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Why The Colonialists Left Wakanda

 

Kwame Nkrumah

Dr Kwame Nkrumah (1909-1972), first Prime Minister of Ghana. Original Publication: People Disc – HH0068 (Photo by Keystone/Getty Images)

Wakanda is a fictional country (from the now-infamous Black Panther film) is untouched by colonial influence. Wakanda represents Africa before colonialists invaded it.

Indeed, the 18th century was a very sad time to be a citizen of Wakanda, no thanks to the thriving transatlantic slave trade.

When the colonialists landed the shores of Wakanda, they took her people and sang strange songs that turned what was music to their ears to pain, slavery, and shame for our skin tone. Along with that were promises the sufferings of our fellow brothers would enrich that the people. And for years, the people of Wakanda continued to suffer. During this period of soulful darkness, West Wakandans (Africans) accounted for approximately two-thirds of the Wakandan (African) captives taken to America.

Then one day, they left, just like that.

The big question is, why did they leave? Did they leave on their terms or there were “superheroes” who defended the land?

These heroes’ names may not be as pleasant to the ear as Marvel or DC comic heroes, but their stories and actions will be told till the end of the world.

These are the superheroes that existed after Wakanda and gave us this Africa forever.

“Sons of Africa”- The Abolitionists

Have you ever seen a Nigerian go to a brawl with a pen? To come to a gunfight with a pen is suicidal at best but there are African heroes who their actions are tantamount to exactly just this.

These heroes, known as “The Sons of Africa,” were abolitionists and they warred against their sworn enemy —-slave trade using their only weapon for the land they swore allegiance to.

Olaudah Equiano is one such hero. His autobiography, “The Interesting Narrative of the Life of Olaudah Equiano” (1789), helped gain passage of the British Slave Trade Act 1807, which abolished the slave trade.

Ignatius Sancho is known as the only Briton of African heritage to have been eligible and voted in an 18th-century general election through property qualifications.

Girded with their weapon of the vanquishing pen and paper, Olaudah Equiano, Quobna Ottobah Cugoano and Ignatius Sancho regularly bombarded the British Parliament and put forward bills to abolish the Transatlantic Slave Trade. They fought the battle against the slave trade and won when two bills, The Slave Trade Act 1807 and The Slave Act 1788 were passed into law. These bills did not take effect until years later.

Wakanda’s Taifa Ngao; Africa’s Pan African Association and UNIA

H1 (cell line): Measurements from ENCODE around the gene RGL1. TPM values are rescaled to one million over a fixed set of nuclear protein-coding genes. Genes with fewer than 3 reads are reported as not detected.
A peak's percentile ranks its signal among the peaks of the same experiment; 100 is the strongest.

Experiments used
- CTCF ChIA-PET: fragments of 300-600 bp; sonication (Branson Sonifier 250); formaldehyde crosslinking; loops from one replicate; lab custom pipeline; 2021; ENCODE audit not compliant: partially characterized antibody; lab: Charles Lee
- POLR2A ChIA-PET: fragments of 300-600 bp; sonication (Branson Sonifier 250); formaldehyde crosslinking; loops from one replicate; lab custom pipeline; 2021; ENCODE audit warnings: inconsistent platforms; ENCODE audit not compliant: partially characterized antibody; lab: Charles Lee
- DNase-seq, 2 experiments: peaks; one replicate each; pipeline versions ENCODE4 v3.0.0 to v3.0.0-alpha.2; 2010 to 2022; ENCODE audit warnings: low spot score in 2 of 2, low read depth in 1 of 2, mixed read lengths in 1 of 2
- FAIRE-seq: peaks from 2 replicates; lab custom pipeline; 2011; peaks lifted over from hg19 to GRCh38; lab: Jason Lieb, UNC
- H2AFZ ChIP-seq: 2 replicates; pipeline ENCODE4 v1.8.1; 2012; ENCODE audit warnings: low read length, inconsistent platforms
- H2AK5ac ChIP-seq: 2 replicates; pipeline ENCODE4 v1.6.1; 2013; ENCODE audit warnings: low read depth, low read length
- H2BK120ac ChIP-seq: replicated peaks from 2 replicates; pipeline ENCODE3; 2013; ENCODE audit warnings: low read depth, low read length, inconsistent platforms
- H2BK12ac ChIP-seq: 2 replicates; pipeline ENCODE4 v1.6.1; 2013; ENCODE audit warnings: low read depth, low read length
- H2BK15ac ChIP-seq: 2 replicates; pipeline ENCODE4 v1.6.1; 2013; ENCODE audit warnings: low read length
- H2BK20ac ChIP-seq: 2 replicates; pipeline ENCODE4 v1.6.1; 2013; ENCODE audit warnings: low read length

Like the Taifa Ngao in the Black Panther, the Pan African association and UNIA were made up of representatives of the various tribes in Africa. These associations served Africans as they came together to discuss issues that affected them.

Revered Sociologist, W. E. B. Du Bois revived the Pan-African Conference after it crumbled under the pressure of the ongoing World War 2.

Marcus Garvey also created his own council of elders named the Universal Negro Improvement Association (UNIA).

Just like Marvel’s characters of Black Panther and Kill Monger, the story of two brothers with the same goals but different paths is as old as time itself.

  1. E. B. Du Bois and Marcus Garvey both believed in Pan-Africanism but had different means of getting there. They continued their battle for the sole cause of Africa’s independence, but they never saw eye to eye. DuBois ended up sparking up demands for the decolonisation of Africa.

Kwame Nkrumah “the decolonizer”

Nkrumah was Africa’s last stand, our own Black panther. World War II had ended, and the colonialists began to feel the economic aftermath, leading to a breakup after the war. With the pressure from Africans who were begun to realise self and unravel, slave trade had become even less profitable, especially as these Africans fought for sovereign self-governance.

In the spirit of oneness of the black race, Nkrumah alongside Haile Selassie created the OAU (The Organisation of African Unity (OAU) which was later renamed the AU (African Union).

Africa’s Black Panther, Kwame Nkurumah, did not drink of any heart-shaped plant but he was strong enough to mount pressure on the Secretary of State for the Colonies. And in 1956, Africa had its first independent country, the nation-state of Ghana. He went on to end the slave trade on a large scale when he became the first president of Ghana.

The Dora Milajes: Chief Fumilayo Ransome-Kuti and Nwayereuwa

The Dora Milaje are female warriors that protected and fought by the side of the black panther. The Dora Milaje is an homage to the Amazon warriors of Dahomey. And like them, two Nigerian women protected and fought for their people.

Nwayereuwa led the Aba women’s riot of 1929. The riot was sparked due to the abuse of the tax system and women’s rights, while the media described Funmilayo Ransome-Kuti as the “Lioness of Lisabi” for leading the women of the Egba people on a campaign against their arbitrary taxation. That struggle led to the temporary abdication of the high king Oba Ademola II in 1949.

These protests are remembered not just for people taking a stand against colonialism but also as moments in history when women’s voices were heard.

The moves by our superheroes marked the end game for most African countries’ submission to the colonialists as they fought for their independence. Hence, Africans took charge. Although it may not be exactly as Garvey or Du Bois wanted, it was a dream come true. It was our Africa. Africa forever.

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